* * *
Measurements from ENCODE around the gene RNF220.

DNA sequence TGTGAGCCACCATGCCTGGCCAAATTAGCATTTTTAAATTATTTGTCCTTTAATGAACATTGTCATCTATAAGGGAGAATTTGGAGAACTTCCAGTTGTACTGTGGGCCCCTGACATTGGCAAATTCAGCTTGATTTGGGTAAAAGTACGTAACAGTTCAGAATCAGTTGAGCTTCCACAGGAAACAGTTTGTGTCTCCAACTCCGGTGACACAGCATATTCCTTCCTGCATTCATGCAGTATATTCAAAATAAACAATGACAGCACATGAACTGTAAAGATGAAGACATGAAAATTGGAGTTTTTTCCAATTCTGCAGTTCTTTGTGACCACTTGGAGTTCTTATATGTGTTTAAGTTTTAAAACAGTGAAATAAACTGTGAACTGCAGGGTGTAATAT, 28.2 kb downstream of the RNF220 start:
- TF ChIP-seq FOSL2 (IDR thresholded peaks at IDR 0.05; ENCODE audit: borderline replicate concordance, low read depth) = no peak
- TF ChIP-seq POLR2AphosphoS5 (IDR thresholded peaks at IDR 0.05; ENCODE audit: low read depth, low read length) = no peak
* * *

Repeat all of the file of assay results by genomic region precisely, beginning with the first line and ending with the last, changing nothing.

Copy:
Measurements from ENCODE around the gene RNF220.

DNA sequence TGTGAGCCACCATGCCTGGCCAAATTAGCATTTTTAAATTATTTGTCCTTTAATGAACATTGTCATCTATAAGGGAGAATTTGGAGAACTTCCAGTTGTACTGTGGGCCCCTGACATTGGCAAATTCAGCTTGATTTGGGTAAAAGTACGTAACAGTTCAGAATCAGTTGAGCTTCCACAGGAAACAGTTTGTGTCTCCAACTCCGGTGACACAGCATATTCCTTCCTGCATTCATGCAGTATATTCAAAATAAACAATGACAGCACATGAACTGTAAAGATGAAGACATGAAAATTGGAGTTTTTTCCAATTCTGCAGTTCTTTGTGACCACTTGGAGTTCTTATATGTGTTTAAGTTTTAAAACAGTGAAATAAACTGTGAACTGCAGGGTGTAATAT, 28.2 kb downstream of the RNF220 start:
- TF ChIP-seq FOSL2 (IDR thresholded peaks at IDR 0.05; ENCODE audit: borderline replicate concordance, low read depth) = no peak
- TF ChIP-seq POLR2AphosphoS5 (IDR thresholded peaks at IDR 0.05; ENCODE audit: low read depth, low read length) = no peak